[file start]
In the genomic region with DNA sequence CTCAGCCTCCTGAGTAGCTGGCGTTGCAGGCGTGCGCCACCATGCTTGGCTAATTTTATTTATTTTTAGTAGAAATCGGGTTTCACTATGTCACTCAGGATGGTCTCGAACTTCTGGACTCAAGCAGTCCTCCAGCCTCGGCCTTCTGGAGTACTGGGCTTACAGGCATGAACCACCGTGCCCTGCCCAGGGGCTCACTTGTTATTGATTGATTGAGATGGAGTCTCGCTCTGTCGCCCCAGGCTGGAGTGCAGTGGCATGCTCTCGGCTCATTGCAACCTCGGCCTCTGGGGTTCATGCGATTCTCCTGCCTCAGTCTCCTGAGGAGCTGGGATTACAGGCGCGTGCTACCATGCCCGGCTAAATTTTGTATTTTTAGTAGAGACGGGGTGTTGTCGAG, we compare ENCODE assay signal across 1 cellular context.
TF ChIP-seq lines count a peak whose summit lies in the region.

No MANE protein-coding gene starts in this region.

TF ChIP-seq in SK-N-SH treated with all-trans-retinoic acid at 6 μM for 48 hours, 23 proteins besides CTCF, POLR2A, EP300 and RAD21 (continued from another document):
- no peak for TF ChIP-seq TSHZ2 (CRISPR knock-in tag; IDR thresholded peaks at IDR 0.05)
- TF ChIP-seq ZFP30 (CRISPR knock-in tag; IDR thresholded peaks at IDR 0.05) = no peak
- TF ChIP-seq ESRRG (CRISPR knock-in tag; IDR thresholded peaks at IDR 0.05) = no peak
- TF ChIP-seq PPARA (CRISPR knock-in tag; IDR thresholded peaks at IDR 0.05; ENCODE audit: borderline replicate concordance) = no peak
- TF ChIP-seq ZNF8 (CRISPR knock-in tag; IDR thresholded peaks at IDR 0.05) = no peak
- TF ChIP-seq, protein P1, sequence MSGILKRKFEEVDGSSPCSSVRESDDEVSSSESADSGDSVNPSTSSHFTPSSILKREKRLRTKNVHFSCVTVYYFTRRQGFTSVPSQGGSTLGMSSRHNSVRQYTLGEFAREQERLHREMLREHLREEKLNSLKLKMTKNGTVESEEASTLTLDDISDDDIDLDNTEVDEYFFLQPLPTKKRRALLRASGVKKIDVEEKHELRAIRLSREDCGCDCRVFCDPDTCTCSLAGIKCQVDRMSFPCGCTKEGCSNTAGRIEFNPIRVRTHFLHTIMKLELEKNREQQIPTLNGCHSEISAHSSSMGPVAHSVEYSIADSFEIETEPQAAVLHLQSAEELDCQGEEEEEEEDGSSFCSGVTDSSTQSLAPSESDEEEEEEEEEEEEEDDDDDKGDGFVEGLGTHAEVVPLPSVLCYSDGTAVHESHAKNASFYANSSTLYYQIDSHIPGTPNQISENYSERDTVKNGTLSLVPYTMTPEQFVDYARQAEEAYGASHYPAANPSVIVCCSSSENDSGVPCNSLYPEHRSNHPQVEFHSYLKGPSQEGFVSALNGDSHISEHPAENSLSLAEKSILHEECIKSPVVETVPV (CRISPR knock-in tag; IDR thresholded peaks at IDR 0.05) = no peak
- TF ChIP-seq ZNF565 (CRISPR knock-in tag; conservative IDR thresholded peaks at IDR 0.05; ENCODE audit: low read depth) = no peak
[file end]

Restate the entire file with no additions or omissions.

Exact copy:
In the genomic region with DNA sequence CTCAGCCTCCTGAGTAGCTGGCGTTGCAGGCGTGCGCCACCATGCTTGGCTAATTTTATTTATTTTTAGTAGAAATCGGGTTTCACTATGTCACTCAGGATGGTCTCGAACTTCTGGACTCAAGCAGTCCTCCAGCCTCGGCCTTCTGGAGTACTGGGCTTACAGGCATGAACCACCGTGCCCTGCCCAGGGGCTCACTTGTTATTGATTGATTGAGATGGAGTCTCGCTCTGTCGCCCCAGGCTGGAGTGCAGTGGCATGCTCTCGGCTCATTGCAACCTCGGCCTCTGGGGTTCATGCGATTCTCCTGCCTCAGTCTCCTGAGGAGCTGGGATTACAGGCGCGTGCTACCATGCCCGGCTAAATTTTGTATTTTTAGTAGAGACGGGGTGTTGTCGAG, we compare ENCODE assay signal across 1 cellular context.
TF ChIP-seq lines count a peak whose summit lies in the region.

No MANE protein-coding gene starts in this region.

TF ChIP-seq in SK-N-SH treated with all-trans-retinoic acid at 6 μM for 48 hours, 23 proteins besides CTCF, POLR2A, EP300 and RAD21 (continued from another document):
- no peak for TF ChIP-seq TSHZ2 (CRISPR knock-in tag; IDR thresholded peaks at IDR 0.05)
- TF ChIP-seq ZFP30 (CRISPR knock-in tag; IDR thresholded peaks at IDR 0.05) = no peak
- TF ChIP-seq ESRRG (CRISPR knock-in tag; IDR thresholded peaks at IDR 0.05) = no peak
- TF ChIP-seq PPARA (CRISPR knock-in tag; IDR thresholded peaks at IDR 0.05; ENCODE audit: borderline replicate concordance) = no peak
- TF ChIP-seq ZNF8 (CRISPR knock-in tag; IDR thresholded peaks at IDR 0.05) = no peak
- TF ChIP-seq, protein P1, sequence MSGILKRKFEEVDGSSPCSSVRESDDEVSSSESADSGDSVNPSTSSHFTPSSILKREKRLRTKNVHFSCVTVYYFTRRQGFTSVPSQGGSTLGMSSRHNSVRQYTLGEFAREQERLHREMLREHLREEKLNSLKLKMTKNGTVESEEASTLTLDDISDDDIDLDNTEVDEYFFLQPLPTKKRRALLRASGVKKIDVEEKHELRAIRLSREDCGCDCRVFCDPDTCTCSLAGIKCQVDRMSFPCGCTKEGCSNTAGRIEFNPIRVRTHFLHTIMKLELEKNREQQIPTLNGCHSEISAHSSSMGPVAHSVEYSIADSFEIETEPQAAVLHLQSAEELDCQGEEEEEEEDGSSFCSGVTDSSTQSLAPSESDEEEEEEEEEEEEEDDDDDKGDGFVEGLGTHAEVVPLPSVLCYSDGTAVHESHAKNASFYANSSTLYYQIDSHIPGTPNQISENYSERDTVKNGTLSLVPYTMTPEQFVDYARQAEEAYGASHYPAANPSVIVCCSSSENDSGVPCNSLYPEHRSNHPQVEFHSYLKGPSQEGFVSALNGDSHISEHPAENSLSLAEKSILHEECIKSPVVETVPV (CRISPR knock-in tag; IDR thresholded peaks at IDR 0.05) = no peak
- TF ChIP-seq ZNF565 (CRISPR knock-in tag; conservative IDR thresholded peaks at IDR 0.05; ENCODE audit: low read depth) = no peak